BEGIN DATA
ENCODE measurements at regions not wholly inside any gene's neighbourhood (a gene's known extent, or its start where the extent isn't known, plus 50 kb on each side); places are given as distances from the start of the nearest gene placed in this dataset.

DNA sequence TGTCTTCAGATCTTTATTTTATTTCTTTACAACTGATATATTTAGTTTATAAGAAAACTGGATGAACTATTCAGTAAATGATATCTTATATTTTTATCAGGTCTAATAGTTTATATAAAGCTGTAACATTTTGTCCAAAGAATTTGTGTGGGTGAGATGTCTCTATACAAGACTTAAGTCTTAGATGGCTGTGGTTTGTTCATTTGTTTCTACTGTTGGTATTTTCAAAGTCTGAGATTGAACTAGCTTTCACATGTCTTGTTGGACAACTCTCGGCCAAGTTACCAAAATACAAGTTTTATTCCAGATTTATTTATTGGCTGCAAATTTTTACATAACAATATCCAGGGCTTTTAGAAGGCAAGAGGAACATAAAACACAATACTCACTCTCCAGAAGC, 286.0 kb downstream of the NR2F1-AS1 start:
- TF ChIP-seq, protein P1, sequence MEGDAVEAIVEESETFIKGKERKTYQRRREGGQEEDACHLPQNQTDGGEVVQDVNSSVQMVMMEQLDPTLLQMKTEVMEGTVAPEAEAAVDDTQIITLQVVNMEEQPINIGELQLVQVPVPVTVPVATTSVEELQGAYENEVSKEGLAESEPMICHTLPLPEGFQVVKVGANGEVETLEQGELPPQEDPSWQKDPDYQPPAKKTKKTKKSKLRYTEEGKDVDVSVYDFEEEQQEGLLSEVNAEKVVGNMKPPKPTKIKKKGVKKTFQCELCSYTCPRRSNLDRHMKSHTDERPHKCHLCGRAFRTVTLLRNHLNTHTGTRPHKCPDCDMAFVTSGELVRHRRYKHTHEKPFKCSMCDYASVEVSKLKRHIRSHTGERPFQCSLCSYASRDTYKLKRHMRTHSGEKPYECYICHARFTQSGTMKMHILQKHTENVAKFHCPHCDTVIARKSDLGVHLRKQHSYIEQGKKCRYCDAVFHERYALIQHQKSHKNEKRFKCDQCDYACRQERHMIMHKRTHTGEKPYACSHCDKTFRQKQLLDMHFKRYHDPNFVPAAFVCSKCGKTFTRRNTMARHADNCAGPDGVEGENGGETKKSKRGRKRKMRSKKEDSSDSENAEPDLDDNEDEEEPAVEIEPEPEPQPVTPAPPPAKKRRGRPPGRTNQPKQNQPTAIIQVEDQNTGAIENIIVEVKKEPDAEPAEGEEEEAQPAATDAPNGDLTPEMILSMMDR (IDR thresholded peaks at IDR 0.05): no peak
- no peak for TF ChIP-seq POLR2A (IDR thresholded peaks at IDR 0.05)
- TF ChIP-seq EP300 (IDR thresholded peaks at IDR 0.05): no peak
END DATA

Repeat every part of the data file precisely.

ENCODE measurements at regions not wholly inside any gene's neighbourhood (a gene's known extent, or its start where the extent isn't known, plus 50 kb on each side); places are given as distances from the start of the nearest gene placed in this dataset.

DNA sequence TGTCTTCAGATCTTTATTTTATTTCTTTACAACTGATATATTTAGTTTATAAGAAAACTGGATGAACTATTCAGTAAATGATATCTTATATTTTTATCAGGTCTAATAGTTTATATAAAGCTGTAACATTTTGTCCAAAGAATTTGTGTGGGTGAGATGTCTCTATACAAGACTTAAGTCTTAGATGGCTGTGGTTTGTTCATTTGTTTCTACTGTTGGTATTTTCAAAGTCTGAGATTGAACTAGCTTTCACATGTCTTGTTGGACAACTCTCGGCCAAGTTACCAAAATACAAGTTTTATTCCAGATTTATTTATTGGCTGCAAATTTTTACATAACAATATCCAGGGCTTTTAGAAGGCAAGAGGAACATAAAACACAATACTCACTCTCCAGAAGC, 286.0 kb downstream of the NR2F1-AS1 start:
- TF ChIP-seq, protein P1, sequence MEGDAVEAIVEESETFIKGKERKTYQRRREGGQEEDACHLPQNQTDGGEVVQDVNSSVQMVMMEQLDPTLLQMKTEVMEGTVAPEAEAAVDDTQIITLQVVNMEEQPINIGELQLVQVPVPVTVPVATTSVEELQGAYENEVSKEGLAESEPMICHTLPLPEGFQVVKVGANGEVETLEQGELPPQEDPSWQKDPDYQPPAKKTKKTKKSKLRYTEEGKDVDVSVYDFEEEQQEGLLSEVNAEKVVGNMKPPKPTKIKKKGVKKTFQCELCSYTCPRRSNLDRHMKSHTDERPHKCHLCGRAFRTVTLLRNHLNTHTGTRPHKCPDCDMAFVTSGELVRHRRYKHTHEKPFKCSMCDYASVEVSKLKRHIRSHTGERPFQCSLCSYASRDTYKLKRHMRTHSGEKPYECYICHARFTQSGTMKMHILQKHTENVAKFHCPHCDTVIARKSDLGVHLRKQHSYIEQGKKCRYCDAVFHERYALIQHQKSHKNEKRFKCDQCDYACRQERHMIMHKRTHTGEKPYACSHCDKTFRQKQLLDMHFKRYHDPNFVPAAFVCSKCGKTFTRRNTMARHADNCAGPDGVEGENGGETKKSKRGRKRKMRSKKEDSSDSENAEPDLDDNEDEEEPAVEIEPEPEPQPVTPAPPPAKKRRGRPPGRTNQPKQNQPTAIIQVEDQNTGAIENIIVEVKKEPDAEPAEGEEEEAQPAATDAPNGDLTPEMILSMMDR (IDR thresholded peaks at IDR 0.05): no peak
- no peak for TF ChIP-seq POLR2A (IDR thresholded peaks at IDR 0.05)
- TF ChIP-seq EP300 (IDR thresholded peaks at IDR 0.05): no peak